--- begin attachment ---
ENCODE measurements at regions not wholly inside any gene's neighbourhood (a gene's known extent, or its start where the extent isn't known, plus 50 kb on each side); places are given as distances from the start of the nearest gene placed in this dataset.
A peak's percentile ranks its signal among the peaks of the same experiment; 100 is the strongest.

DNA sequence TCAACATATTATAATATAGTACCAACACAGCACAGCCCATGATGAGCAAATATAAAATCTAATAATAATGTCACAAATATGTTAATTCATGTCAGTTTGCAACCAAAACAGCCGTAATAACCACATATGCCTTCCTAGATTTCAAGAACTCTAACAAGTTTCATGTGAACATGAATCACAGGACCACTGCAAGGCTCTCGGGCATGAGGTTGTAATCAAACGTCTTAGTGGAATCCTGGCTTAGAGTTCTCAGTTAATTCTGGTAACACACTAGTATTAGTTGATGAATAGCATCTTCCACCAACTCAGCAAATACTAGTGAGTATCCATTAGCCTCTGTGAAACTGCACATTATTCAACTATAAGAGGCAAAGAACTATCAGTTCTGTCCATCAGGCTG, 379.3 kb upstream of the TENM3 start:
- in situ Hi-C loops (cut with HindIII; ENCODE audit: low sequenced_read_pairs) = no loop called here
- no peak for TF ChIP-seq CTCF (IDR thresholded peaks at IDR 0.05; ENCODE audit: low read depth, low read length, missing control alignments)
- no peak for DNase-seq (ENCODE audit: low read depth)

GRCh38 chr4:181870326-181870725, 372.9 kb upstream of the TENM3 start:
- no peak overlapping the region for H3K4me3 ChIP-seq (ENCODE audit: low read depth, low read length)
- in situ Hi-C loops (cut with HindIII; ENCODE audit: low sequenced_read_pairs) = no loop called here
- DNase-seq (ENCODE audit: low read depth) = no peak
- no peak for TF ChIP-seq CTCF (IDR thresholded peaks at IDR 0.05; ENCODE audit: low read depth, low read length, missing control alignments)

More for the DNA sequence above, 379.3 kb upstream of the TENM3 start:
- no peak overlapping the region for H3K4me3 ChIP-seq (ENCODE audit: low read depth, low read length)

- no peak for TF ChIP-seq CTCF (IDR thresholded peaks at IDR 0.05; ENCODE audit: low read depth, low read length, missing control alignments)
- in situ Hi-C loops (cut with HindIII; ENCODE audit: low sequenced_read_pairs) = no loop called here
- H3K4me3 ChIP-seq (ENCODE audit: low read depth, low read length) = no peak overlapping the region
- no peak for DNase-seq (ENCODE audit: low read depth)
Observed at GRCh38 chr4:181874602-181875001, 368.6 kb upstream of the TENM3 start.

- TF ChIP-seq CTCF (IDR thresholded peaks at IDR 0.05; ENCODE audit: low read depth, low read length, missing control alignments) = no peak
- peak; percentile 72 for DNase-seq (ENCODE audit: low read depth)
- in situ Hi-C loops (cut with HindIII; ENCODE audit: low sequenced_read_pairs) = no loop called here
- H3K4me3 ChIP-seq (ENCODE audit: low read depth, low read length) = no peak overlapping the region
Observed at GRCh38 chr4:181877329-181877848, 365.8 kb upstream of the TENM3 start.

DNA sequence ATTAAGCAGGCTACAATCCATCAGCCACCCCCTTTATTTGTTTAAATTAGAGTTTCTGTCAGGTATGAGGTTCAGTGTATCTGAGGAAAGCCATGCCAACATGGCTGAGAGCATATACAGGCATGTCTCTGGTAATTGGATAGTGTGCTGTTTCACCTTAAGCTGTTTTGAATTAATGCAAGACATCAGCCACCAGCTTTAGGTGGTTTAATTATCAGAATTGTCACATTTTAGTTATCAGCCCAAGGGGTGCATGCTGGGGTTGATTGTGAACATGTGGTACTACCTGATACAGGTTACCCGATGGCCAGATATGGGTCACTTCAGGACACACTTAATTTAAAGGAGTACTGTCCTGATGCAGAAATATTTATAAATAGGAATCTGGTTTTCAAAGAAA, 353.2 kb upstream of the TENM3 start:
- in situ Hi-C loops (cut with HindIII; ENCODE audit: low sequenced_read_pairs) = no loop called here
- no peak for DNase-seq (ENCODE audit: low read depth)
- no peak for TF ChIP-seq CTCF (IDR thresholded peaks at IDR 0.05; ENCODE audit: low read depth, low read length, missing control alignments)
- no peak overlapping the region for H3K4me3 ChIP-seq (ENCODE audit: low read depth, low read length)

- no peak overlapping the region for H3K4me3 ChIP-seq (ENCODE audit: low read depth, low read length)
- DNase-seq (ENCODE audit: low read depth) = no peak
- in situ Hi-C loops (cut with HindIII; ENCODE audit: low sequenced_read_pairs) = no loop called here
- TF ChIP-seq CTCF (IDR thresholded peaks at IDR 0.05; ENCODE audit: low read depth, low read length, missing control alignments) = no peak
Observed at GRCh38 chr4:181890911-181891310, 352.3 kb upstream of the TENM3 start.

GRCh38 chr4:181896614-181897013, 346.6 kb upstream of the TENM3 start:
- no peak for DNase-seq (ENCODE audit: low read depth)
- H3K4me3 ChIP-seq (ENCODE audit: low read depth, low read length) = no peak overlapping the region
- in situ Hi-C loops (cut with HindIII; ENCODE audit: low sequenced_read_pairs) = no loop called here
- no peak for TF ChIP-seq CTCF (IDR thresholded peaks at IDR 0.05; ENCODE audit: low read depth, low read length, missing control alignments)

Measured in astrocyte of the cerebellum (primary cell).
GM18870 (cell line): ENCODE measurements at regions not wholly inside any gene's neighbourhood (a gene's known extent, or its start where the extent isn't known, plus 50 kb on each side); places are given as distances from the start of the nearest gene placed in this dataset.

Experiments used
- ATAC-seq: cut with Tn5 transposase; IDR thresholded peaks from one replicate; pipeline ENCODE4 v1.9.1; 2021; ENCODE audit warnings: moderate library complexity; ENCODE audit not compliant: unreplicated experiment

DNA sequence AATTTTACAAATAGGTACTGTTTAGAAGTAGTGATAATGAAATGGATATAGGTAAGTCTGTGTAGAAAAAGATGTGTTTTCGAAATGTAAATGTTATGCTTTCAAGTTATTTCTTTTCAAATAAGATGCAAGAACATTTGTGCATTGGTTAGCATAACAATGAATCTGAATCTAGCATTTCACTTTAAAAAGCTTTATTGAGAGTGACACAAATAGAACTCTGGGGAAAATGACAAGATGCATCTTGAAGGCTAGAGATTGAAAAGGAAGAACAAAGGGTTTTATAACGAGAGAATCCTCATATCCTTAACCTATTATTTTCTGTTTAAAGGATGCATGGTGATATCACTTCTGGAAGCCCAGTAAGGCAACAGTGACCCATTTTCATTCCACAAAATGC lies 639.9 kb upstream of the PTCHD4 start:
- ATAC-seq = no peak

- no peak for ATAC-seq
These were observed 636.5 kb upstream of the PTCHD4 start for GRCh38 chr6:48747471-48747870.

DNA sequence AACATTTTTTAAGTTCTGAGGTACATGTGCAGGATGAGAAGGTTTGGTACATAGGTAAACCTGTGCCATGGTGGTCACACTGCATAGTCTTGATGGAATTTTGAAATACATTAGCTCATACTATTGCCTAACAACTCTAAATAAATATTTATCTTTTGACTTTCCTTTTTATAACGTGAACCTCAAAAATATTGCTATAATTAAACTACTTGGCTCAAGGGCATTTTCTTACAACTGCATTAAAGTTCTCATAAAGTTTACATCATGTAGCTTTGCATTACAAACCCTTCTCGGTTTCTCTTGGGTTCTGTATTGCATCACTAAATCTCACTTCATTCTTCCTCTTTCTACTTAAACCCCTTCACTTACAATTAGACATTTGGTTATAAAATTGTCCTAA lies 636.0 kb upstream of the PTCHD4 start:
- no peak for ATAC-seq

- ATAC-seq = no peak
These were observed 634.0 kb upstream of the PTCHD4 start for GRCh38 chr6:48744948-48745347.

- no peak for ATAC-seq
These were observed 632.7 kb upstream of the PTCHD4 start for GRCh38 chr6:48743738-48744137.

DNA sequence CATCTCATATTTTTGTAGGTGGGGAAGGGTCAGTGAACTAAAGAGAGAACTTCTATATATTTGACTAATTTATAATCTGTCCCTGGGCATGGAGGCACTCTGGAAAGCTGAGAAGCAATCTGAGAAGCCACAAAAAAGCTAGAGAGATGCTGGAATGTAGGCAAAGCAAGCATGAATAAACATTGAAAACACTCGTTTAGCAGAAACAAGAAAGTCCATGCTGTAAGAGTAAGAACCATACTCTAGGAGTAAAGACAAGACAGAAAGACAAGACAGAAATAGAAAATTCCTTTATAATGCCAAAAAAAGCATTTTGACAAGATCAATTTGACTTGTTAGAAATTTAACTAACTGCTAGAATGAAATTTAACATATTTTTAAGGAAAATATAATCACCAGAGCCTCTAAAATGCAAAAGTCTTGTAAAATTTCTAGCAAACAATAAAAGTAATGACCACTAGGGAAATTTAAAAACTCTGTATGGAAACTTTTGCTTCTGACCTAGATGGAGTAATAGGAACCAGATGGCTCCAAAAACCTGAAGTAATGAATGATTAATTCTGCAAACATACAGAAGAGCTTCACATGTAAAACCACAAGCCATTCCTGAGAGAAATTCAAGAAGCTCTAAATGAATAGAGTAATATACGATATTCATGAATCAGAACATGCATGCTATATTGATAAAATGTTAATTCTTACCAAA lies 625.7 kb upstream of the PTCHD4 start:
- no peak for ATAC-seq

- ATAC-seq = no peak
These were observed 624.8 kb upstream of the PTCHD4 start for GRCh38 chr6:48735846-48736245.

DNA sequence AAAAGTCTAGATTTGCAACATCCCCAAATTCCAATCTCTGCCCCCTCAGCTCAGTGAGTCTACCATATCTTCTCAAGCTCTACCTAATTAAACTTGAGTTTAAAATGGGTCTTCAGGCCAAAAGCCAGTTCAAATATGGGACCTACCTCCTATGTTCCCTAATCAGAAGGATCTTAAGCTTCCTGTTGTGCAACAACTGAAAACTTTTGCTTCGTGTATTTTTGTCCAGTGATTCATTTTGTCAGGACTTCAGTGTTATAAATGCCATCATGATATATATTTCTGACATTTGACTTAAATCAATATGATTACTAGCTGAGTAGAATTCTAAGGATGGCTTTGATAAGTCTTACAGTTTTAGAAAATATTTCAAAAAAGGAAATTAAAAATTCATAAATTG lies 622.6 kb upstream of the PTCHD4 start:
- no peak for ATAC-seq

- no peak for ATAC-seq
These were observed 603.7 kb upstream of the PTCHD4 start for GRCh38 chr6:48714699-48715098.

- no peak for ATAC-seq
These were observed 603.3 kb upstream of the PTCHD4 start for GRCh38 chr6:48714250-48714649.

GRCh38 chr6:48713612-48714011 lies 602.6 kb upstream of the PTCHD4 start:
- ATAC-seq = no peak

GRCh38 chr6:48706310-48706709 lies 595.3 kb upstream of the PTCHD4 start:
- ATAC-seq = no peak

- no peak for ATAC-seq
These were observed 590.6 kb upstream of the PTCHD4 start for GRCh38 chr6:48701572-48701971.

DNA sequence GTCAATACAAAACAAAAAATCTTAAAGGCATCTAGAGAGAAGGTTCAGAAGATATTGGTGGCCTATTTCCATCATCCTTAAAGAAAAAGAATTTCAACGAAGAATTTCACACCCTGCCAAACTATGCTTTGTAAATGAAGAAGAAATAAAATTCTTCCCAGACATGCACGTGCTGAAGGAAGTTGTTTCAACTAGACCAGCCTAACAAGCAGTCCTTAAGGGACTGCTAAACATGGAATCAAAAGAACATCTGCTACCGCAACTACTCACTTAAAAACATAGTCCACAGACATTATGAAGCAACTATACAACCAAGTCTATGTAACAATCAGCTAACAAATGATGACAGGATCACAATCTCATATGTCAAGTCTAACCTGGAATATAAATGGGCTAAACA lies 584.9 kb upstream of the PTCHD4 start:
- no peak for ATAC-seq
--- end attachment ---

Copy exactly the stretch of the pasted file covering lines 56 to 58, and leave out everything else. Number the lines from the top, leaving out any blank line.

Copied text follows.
These were observed 624.8 kb upstream of the PTCHD4 start for GRCh38 chr6:48735846-48736245.

DNA sequence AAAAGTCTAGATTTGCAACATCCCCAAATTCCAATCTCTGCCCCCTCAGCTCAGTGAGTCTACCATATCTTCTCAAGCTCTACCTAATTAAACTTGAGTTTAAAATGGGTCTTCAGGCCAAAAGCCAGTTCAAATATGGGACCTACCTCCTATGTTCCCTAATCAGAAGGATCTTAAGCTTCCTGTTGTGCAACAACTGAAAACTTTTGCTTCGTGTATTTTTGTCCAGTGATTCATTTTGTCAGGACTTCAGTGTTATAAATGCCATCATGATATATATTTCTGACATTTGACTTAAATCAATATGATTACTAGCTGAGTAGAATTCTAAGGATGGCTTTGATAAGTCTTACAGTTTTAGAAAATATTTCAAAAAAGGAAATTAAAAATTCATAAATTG lies 622.6 kb upstream of the PTCHD4 start:
- no peak for ATAC-seq